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Environmental group forces regulators to improve river temperatures to aid fish
Portland-based Northwest Environmental Advocates is claiming victory in a lawsuit that will force state and federal regulators to impose more rigorous river temperature standards to protect endangered fish.
A federal judge on Wednesday signed an agreement between the advocacy group and the U.S. Environmental Protection Agency, after the group challenged EPAs approval of Oregons water temperature standards.
For 20 years Oregon has tried – and repeatedly failed – to put standards in place that protect salmon, steelhead, and bull trout, said Nina Bell, Northwest Environmental Advocates executive director. We hope that the courts order will usher in a new day in which the state of Oregon and the federal agencies take seriously their obligations to protect these threatened and endangered species from the most widespread pollution problem in Oregon: high water temperatures.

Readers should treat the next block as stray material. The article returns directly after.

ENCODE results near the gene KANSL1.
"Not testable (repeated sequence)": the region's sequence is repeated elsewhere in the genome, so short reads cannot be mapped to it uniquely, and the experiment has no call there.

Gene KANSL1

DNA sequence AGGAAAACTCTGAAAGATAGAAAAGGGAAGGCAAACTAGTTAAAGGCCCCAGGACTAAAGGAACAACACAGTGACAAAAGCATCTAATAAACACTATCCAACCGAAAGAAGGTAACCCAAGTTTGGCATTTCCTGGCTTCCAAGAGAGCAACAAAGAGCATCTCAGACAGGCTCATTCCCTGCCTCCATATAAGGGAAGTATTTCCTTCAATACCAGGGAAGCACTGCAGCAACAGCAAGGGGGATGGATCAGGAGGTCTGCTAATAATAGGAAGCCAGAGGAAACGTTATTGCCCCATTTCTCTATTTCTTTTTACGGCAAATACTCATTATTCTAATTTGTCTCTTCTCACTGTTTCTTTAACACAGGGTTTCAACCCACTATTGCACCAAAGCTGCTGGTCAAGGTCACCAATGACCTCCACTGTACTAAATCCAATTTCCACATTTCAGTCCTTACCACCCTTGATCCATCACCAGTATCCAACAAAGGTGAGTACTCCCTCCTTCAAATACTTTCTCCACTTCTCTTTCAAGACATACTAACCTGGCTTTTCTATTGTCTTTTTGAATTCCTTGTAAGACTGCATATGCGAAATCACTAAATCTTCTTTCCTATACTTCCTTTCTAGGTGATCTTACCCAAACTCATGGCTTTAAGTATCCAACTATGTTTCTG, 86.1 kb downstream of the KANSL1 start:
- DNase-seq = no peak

Attorneys for Earthrise Law Center at Lewis and Clark Law School helped litigate the case. The ruling has national implications, said Earthrise attorney Allison LaPlant. Importantly, the court ruled that EPA could not allow Oregon to essentially exempt the very human activities – logging and farming – that are causing high water temperatures across the state.